Friday, January 18, 2013

The Challenge Continues, Day 12: Genesis 31-33; Psalm 11; Matthew 11



Resting in God: wrestling, travailing, yoking? Just yoking....

Jacob leaves Laban, taking his wives, his servants, his children, his flocks and all the good he has accumulated during his years of indentured service to his uncle. He has prospered, despite his uncle's best efforts to swindle and cheat him into a prolonged dependency. To top that, his wives (resenting their father's profligacy and abuse) have taken Laban's household gods. Laban pursues Jacob while Jacob is going back to the place and people of his youth...and to the enmity of his brother, Esau (whom Jacob presumes is still desirous of killing him for Jacob's theft of his birthright and their father's blessing.) I can't imagine being Jacob in that moment. He really is caught between a rock and a hard place. What to do?

Something we all should emulate...he moves forward in faith, trusting (really, demanding) that God be faithful and with him in his distress. How many times in life do we find ourselves in tough places like this one that Jacob finds himself? Perhaps not to the same magnitude, but often enough we wind up caught up, caught out or caught in a tangled mess...

And Jacob, in faith and with a dogged certainty that if he holds on that he will prevail, continues to move forward in faith. Even when he is wrestling with that mysterious stranger by the river, Jabbok, we see that determination in evidence. The man, in the translation I am reading, grabs his thigh and tears the muscle from the tendon in an attempt to free himself from Jacob's clutches. I can't imagine that kind of pain, and yet Jacob holds on...and gets a new name for himself and his descendants: Israel, the one who struggles with God.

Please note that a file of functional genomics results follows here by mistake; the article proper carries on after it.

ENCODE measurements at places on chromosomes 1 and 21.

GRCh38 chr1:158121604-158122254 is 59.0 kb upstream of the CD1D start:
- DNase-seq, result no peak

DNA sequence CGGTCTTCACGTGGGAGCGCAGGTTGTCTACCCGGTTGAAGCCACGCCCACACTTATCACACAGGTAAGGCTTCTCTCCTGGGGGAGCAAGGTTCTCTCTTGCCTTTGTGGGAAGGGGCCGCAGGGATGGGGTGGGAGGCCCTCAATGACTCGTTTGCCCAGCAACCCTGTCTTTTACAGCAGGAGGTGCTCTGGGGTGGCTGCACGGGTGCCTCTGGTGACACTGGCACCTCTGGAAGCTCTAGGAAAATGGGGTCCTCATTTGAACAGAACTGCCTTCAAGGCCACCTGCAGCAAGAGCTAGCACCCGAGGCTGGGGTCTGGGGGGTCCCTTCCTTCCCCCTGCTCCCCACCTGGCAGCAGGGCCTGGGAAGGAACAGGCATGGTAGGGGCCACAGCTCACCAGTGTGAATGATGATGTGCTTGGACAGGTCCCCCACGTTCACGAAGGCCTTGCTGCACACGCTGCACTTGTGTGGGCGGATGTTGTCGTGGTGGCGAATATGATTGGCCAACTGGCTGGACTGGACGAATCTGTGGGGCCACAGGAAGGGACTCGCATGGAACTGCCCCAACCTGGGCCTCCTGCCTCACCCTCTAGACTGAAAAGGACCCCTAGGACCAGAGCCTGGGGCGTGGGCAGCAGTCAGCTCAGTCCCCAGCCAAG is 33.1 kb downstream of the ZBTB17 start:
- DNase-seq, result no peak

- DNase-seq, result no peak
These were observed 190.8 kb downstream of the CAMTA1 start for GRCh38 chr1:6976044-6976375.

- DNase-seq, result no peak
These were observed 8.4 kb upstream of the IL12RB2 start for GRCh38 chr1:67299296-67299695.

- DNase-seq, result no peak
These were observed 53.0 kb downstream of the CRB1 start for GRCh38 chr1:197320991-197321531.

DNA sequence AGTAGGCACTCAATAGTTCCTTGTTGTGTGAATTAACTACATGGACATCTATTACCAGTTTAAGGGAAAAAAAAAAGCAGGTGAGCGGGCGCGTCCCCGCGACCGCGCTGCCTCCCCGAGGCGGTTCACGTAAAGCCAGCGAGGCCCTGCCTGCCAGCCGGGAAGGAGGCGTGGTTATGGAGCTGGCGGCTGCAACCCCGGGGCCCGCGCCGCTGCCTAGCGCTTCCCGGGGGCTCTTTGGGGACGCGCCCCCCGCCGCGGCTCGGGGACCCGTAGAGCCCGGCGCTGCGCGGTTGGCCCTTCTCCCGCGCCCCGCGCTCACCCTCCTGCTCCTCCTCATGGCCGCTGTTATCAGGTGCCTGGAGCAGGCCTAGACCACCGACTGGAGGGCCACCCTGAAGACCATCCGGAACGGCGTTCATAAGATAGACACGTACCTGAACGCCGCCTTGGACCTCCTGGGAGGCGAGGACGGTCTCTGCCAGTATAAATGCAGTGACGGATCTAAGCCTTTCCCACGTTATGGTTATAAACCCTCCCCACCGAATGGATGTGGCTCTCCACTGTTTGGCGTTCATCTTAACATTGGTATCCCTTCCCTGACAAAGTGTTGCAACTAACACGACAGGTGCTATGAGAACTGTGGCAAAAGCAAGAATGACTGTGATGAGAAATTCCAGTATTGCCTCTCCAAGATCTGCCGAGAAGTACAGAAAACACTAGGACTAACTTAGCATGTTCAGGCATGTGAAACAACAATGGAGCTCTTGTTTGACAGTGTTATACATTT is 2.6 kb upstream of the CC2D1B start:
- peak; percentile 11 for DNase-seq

Too often, when times are tough and the struggle takes it out of us, we forget to hold on to God with that kind of determination. Yet Jesus, in assuring the imprisoned and condemned John of the answer "...or are we to wait for another..." tells the disciples to tell John that the blind see, the lame walk, the deaf hear, the unclean are cleansed, and the dead are raised. Have faith, and hold on...

Jesus reminds us that even when times are tough, when conflict and struggle-labor and travail, threaten to overwhelm us, that God is with us...even when things feel out of joint (literally of figuratively), we have a companion on the way. The old British WWII poster campaign, "Keep Calm and Carry On" comes to mind, less for its advice to exhibit sange froid (cold blood, or a stiff upper lip) in the face of crisis, but to keep our determination to persist, even if it means a slight limp or kink in our footsteps in the future...

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